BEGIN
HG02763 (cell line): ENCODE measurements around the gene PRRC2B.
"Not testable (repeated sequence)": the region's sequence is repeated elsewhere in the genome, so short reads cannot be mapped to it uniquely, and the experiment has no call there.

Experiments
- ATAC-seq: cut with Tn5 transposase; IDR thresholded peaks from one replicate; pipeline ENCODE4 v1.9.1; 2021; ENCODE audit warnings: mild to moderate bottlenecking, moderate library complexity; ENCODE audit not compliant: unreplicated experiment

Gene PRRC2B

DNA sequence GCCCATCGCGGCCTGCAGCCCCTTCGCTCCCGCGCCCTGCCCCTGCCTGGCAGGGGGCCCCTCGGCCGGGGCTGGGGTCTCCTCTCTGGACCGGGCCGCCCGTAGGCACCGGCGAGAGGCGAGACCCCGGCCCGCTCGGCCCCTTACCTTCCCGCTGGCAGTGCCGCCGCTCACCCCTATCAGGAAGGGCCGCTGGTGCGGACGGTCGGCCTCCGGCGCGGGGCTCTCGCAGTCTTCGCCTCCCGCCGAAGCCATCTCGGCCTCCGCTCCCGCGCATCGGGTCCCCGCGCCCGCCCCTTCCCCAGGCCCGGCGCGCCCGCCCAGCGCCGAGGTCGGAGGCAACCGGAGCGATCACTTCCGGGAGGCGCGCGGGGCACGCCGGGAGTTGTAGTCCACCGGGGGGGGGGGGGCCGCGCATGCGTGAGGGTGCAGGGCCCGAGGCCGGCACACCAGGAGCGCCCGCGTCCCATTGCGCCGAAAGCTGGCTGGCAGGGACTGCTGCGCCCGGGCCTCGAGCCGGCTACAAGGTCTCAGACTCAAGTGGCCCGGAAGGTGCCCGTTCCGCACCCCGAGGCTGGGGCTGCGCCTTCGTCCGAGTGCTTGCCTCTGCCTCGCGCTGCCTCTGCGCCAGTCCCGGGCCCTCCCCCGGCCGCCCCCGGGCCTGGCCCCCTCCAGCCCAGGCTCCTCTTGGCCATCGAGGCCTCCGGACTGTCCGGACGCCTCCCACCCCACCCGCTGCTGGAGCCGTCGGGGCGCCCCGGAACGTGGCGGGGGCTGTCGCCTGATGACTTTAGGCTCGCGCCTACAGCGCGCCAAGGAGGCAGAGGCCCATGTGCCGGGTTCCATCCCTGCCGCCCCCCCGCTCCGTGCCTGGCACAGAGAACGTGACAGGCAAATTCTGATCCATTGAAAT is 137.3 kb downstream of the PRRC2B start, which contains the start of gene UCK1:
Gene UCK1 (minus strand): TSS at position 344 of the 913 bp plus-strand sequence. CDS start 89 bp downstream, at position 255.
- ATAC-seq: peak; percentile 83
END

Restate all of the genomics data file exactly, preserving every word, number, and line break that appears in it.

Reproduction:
HG02763 (cell line): ENCODE measurements around the gene PRRC2B.
"Not testable (repeated sequence)": the region's sequence is repeated elsewhere in the genome, so short reads cannot be mapped to it uniquely, and the experiment has no call there.

Experiments
- ATAC-seq: cut with Tn5 transposase; IDR thresholded peaks from one replicate; pipeline ENCODE4 v1.9.1; 2021; ENCODE audit warnings: mild to moderate bottlenecking, moderate library complexity; ENCODE audit not compliant: unreplicated experiment

Gene PRRC2B

DNA sequence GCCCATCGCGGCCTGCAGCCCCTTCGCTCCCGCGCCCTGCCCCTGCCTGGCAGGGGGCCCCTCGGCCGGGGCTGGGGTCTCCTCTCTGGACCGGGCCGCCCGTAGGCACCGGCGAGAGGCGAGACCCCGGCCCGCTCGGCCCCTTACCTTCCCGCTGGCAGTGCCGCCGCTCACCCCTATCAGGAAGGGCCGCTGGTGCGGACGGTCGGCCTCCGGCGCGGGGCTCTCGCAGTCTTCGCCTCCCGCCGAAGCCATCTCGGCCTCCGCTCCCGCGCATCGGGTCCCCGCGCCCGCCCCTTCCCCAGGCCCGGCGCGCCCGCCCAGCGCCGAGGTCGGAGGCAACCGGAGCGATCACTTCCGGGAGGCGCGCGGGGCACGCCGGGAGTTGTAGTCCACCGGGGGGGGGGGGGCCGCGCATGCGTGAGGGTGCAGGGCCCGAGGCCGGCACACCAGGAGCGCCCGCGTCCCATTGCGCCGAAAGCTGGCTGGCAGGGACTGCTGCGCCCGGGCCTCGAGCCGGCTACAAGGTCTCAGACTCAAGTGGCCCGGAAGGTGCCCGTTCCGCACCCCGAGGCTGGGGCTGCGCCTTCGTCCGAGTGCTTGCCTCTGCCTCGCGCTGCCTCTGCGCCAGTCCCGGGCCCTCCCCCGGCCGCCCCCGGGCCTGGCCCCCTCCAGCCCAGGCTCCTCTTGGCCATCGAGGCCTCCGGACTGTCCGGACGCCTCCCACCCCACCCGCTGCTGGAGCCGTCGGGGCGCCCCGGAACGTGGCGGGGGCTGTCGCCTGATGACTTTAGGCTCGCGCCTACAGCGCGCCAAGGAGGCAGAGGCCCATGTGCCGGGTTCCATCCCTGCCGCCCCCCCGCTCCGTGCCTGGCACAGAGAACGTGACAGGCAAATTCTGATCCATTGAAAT is 137.3 kb downstream of the PRRC2B start, which contains the start of gene UCK1:
Gene UCK1 (minus strand): TSS at position 344 of the 913 bp plus-strand sequence. CDS start 89 bp downstream, at position 255.
- ATAC-seq: peak; percentile 83